Late in 1998 the Foundation for Ancient Research and Mormon Studies (FARMS - an LDS research group operating under the umbrella of the LDS Church) included a sidebar in their Journal of Book of Mormon Studies titled "Smithsonian Statement on the Book of Mormon Revised" (volume 7, number 1, 1998, p. 77). The article began,
For many years the Smithsonian Institution has given out a routine response to questions posed to them about their view of the relation between the Book of Mormon and scientific studies of ancient American civilizations. Statements in their handout pointed out what somebody at the Institution claimed were contradictions between the text of the scripture and what scientists claim about New World cultures.
Continuing, the article mentioned that LDS anthropologist John Sorenson critiqued the Smithsonian statement in 1982, pointing out the "errors of fact and logic" which it allegedly contained. In 1995 Dr. Sorenson revised his critique and, according to the Journal of Book of Mormon Studies, recommended that the Smithsonian "completely modify their statement to bring it up-to-date scientifically."
FARMS noted that it's officers later spoke with a Smithsonian representative who indicated a willingness to make changes. More recently there has been some question from certain members of Congress about whether it is appropriate for a government agency to take a stand regarding a religious book.
According to FARMS, in March of 1998 the Director of Communications at the Smithsonian Institution began using a two paragraph response to "queries about the Book of Mormon" (see below) which basically states that the Smithsonian does not use the Book of Mormon as a scientific guide.
After reading the FARMS article I was curious about the absence of the reasons the Smithsonian did not use the Book of Mormon as a scientific guide. The previous statement offered by the Smithsonian had listed several specific points of contention between science and Book of Mormon claims (among them the physical type of the American Indian; the Book of Mormon's anachronistic assertions of New World pre-Colombian use of Old World metals, domesticated food plants, animals, and other items; the absence of any confirmed relationship between the archeological remains in Mexico and remains in Egypt; the absence of ancient Egyptian, Hebrew, and other Old World writings in the New World).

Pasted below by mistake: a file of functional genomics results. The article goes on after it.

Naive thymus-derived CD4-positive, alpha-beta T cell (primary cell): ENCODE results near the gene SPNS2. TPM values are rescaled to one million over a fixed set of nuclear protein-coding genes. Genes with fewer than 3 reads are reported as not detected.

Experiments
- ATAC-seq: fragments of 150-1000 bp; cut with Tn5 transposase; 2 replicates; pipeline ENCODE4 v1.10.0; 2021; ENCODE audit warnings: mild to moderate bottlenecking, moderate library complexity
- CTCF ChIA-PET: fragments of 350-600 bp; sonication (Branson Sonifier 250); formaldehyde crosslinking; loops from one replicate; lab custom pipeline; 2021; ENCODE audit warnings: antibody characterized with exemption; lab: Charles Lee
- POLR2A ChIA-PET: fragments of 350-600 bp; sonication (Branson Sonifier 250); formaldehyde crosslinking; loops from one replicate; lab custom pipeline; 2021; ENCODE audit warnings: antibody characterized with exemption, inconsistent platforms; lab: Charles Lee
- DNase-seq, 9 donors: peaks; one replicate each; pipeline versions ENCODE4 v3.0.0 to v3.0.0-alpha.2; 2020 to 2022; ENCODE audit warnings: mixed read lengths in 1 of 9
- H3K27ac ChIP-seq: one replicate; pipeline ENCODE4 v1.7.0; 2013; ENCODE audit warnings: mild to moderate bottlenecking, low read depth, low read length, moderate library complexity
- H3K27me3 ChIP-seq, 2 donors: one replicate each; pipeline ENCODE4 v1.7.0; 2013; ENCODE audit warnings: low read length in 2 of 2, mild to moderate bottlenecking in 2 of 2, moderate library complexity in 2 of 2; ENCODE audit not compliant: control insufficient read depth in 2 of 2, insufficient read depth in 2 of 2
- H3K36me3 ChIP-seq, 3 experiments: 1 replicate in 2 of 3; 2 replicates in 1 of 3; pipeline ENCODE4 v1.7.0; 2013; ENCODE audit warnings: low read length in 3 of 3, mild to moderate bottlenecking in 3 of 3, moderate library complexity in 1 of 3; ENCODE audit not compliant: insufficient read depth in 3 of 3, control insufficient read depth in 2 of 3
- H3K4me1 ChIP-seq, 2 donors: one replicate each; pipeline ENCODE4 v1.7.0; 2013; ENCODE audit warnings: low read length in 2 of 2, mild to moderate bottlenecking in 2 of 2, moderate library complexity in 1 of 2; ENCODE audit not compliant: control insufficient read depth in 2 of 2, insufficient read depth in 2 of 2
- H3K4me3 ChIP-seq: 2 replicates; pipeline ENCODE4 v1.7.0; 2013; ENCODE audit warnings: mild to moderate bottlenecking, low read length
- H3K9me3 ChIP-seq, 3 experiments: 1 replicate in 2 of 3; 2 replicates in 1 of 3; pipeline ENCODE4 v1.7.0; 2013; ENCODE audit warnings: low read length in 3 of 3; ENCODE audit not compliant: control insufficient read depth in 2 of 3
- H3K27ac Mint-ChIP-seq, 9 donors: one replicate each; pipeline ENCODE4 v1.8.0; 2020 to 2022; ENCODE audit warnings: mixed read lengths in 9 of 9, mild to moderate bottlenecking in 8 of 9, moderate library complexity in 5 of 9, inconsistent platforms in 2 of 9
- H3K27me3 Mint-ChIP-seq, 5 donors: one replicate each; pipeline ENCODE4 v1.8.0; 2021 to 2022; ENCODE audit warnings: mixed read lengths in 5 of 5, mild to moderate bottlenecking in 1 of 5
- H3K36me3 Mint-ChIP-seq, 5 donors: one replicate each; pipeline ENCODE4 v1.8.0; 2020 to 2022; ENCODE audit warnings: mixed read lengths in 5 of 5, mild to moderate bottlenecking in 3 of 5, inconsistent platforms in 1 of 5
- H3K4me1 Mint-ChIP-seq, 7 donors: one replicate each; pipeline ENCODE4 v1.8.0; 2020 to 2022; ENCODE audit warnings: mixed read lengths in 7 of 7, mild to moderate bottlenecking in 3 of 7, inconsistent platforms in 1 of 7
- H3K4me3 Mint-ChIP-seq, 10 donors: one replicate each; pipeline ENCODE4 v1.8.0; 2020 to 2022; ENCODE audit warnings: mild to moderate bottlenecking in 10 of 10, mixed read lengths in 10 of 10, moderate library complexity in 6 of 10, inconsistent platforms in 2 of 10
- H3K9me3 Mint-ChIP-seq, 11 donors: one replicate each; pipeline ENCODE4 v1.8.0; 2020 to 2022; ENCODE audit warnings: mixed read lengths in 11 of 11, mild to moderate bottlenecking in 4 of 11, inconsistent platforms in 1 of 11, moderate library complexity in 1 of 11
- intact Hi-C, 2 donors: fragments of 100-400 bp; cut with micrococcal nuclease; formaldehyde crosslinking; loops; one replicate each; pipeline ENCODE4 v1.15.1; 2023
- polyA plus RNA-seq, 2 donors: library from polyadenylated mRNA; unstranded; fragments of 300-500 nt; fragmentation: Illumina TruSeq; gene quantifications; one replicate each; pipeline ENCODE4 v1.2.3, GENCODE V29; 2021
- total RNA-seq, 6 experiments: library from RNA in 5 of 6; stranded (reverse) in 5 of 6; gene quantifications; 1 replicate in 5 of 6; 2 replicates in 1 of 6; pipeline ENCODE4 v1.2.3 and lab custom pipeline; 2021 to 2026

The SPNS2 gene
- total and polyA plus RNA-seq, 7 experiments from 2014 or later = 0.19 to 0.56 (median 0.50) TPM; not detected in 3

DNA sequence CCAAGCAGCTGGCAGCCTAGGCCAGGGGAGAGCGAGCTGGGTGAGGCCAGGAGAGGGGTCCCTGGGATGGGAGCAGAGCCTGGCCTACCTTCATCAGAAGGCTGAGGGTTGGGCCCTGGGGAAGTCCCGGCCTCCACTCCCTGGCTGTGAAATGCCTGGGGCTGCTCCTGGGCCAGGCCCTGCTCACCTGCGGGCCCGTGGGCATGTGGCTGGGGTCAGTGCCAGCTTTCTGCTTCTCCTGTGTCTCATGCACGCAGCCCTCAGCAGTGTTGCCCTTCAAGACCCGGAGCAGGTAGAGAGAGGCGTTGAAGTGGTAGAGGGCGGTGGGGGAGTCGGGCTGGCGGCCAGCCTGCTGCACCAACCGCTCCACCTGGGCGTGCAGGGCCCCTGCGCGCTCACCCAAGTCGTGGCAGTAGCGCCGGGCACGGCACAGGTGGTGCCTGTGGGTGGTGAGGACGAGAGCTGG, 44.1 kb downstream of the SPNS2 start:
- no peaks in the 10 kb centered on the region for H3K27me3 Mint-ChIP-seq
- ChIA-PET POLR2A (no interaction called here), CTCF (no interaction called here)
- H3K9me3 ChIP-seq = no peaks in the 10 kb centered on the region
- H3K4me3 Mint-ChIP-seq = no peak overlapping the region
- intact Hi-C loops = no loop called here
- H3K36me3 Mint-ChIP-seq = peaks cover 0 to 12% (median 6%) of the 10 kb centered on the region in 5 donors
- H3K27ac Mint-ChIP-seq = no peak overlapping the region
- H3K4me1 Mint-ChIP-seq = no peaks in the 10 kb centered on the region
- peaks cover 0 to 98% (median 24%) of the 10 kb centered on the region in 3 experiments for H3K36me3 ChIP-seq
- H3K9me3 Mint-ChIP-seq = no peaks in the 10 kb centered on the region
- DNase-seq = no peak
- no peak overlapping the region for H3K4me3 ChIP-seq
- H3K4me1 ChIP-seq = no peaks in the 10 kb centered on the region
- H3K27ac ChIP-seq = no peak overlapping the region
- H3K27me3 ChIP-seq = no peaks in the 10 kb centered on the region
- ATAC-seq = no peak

Therefore, I wrote to the Smithsonian to inquire about the new statement and their reasons for the changes. Following is the text of my letter to the Smithsonian Institution; following that is the text of the letter I received in response.
3 February 1999
Public Information Officer
Department of Anthropology
National Museum of Natural History
Washington, DC 20560
Dear Sir or Madam:
It has come to my attention that the Smithsonian Institution has issued a new "Statement Regarding the Book of Mormon." I would appreciate it very much if you would provide me a copy of this Statement using the enclosed pre-addressed, pre-stamped envelope.
I would also like to know what has precipitated the necessity of a new Statement. Is there anything in the Smithsonian Institution's previous "Statement Regarding the Book of Mormon" (the copy I have is designated SIL-76 1988) which has been proven inaccurate by subsequent research? If so, would you please instruct me on what those inaccuracies may be?
Thank you very much for your help and kind attention to my inquiry.
(Signed) Sharon A. Lindbloom
9 February 1999
Dear Ms. Lindbloom:
Thank you for your letter. We still stand by our former statement on the Book of Mormon. It was a decision of the Smithsonian's central Office of Public Affairs to simplify the statement to respond to general questions regarding the Smithsonian's use of the Book of Mormon. Below is the statement we presently distribute for these general inquiries.
Your recent inquiry concerning the Smithsonian Institution's alleged use of the Book of Mormon as a scientific guide has been received in the Smithsonian's Department of Anthropology.
The Book of Mormon is a religious document and not a scientific guide. The Smithsonian Institution has never used it in archeological research and any information that you may have received to the contrary is incorrect.
I hope I have answered your question.
(Signed) Ann Kaupp, Head
Anthropology Outreach Office
National Museum of Natural History